From The New Yorker, by Sarah Hutto:
My house is on fire right now. Do you have any advice about what I should do?
Burning in Boise
We know you’re not going to believe us, but this is fine.
It’s a common misconception that fire is dangerous. But, if you’re still worried, we recommend making your own, stronger fire to combat the original fire that’s engulfing your home. The simple fact is that the only way to stop bad fire is with good fire.
Try lighting the bad fire on fire with your better, stronger fire, and you’ll likely find that your fire is winning. If that is not the case, you may need to upgrade your fire with gasoline to make it stronger than the original fire.
And remember, this is fine!
I’m allergic to bees. My doctor says that if I ever get stung by a bee I might die. Unfortunately, I just discovered a hive of bees in my bed, right where I sleep. Should I have the bees removed?
Anaphylactic in Annapolis
You say that you’re allergic to bees, but have you considered that it’s actually just their stingers that you’re allergic to? It seems unfair to punish all bees just because they all happen to have stingers that could potentially kill you. Keep in mind: it’s not the bees that will kill you; it’s their stingers. And it’s not the bees’ fault that their venom, which they are programmed to inject into you if they feel threatened, is fatal to you.
Face it, you’re just going to have to learn to live with the fact that there’s a beehive in your bed that can never be removed, no matter what some people say.
We suggest becoming non-allergic to bee stings. You might also consider growing your own venomous stinger and learning how to sting the bees back.
We know you’re probably thinking, But, N.R.A., I don’t like stingers, and I’m allergic to bee venom! I don’t want to be carrying it around all the time! But this is the only way you will have a fifty-fifty chance of surviving in your bee bed. You may even end up killing some bees in the process! Doesn’t that sound more empowering than simply relocating that hive?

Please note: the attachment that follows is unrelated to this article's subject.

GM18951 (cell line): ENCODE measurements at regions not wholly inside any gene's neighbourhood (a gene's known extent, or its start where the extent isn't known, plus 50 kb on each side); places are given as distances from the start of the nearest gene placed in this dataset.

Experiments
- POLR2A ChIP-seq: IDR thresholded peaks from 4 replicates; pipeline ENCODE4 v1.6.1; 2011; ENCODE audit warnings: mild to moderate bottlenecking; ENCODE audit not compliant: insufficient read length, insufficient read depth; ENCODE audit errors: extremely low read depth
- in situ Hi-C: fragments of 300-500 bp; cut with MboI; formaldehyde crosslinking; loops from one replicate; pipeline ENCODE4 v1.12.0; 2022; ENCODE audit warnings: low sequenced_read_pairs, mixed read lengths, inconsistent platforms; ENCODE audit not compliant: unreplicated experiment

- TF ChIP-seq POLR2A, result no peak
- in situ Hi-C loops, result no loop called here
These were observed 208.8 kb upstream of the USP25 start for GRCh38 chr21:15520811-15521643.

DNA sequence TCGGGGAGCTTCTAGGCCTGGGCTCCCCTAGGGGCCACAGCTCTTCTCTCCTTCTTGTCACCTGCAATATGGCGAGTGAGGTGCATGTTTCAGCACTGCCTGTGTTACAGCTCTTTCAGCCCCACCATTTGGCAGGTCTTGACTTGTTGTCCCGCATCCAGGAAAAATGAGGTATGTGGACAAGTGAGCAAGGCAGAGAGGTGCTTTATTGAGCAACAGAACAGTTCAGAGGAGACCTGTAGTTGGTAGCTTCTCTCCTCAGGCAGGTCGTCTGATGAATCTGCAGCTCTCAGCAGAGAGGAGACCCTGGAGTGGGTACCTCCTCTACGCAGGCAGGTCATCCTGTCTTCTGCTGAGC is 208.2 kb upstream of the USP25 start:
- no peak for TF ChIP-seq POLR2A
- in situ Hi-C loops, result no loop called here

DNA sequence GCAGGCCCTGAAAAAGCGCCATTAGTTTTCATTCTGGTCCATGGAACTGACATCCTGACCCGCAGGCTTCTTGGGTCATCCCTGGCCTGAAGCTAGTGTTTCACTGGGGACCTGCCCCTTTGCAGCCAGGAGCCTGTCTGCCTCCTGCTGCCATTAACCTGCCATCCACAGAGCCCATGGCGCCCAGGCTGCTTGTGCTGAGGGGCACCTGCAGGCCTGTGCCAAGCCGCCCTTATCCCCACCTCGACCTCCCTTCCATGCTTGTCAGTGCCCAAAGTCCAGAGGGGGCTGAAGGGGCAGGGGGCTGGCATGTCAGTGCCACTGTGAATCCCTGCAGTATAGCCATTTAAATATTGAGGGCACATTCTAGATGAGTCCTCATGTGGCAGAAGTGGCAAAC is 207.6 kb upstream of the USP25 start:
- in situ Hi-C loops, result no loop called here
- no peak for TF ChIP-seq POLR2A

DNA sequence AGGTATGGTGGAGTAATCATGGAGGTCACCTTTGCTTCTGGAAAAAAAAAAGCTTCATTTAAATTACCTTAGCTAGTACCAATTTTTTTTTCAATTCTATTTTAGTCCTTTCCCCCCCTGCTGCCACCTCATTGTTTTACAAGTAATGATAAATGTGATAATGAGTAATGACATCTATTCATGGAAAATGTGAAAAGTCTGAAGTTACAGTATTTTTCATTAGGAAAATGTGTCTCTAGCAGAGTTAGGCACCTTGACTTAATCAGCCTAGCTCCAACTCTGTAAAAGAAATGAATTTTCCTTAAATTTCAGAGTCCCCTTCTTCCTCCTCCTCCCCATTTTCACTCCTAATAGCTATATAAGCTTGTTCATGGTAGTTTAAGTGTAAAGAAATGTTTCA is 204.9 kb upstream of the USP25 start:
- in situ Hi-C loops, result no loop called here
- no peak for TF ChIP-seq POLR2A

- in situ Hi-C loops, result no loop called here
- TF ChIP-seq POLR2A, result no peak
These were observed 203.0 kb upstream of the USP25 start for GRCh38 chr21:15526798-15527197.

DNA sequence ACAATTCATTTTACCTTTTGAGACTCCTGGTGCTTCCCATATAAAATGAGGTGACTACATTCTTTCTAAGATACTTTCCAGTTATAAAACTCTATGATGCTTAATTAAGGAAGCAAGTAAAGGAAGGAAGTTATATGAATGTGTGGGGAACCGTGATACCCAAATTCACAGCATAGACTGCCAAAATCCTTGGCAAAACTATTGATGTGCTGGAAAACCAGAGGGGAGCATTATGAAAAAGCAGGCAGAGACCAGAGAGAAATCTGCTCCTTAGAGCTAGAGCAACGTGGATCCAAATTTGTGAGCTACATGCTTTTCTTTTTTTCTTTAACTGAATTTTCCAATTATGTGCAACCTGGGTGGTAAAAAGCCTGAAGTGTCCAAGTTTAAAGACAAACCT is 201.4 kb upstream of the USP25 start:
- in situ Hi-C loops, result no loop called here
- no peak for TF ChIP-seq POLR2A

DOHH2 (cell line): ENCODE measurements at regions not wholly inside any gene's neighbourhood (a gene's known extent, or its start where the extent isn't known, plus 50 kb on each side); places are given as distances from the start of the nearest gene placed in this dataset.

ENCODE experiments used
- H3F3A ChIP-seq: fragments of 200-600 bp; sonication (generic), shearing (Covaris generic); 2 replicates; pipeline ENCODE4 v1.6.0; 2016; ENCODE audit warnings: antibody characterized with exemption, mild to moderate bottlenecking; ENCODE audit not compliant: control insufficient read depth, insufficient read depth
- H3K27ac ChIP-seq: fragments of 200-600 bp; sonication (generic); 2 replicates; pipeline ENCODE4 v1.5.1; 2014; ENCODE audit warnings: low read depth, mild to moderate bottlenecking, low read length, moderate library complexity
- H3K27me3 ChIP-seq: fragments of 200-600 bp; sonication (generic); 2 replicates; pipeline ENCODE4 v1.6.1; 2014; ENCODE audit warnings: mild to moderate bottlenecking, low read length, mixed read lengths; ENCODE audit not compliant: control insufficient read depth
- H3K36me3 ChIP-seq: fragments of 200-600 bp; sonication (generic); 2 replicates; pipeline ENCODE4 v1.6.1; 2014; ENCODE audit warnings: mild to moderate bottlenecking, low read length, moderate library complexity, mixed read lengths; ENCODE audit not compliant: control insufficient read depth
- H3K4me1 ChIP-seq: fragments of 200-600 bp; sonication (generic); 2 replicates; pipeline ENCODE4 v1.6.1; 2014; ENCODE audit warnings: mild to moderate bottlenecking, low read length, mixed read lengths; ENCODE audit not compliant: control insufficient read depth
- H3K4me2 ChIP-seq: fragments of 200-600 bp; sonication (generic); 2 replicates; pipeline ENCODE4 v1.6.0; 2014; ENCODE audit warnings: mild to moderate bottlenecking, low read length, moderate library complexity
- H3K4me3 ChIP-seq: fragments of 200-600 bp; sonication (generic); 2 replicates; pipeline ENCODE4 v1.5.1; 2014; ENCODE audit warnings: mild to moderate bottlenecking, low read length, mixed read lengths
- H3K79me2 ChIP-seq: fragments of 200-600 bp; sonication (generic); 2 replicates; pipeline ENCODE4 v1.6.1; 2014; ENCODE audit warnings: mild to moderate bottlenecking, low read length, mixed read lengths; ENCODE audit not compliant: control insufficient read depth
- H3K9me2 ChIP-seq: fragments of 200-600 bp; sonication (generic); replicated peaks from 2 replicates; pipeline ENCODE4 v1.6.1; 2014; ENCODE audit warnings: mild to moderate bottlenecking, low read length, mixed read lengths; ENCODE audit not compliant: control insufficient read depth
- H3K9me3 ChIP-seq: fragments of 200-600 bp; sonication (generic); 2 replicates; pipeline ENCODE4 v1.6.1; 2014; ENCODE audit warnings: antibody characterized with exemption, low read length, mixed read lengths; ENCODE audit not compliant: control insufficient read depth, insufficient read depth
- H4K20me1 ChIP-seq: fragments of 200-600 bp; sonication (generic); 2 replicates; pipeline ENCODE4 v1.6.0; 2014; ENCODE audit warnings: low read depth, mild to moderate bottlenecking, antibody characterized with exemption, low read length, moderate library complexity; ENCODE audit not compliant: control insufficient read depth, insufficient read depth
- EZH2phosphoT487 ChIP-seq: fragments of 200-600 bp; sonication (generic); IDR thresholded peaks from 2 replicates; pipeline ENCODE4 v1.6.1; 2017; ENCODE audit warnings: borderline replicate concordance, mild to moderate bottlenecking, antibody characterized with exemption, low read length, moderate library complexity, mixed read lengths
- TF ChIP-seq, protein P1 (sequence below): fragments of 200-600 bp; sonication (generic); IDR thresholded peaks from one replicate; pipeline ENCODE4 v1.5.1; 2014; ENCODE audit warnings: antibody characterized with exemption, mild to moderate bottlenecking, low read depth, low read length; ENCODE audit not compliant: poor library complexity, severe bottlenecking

I live in a city that gets very cold in the winter. I’m always chilly when I leave my house. Should I get a coat so that I don’t freeze outside?
Cold in Cleveland
No. A coat won’t change the cold, and it’s, of course, the cold that’s really the problem and not your lack of coat. Have you ever heard of Chicago? It’s very, very cold in Chicago, colder than any other place in America. Everybody in Chicago went out and got coats in order to keep warm, but that didn’t make their winters any warmer. And now they’ve got all these silly coats they have to wear. Meanwhile, it’s still cold outside! You don’t want to end up in a world where everybody wears coats all winter, do you?
If you truly want to warm up, you will have to change the weather. Get in touch with whoever is in charge of your weather and tell them you’d like it to be warmer. Until then, don’t leave the house when it’s cold.
And, no matter what, don’t get a coat, and don’t let your friends and family members get coats, either, because coats inhibit limb movement, and that’s just not what this country is all about.
Here’s a coupon for a space heater that will almost certainly burst into flames.
Hi! It’s me, Cold in Cleveland, again.
I actually heard that there are lots of cold countries that have found wearing coats outside very effective. In fact, it seems like, in pretty much every other cold place on the planet, everyone wears coats to stay warm. How do you explain that?
Well, aren’t you persistent?
You see, Carl, the thing about those other places is that—well, most of those places are very different from wherever you said you live, because their cold is a different kind of cold. Those other countries measure their cold in Celsius. Do you know what Celsius is? We do, and, trust us—it is not good!
That space-heater coupon expires in a month.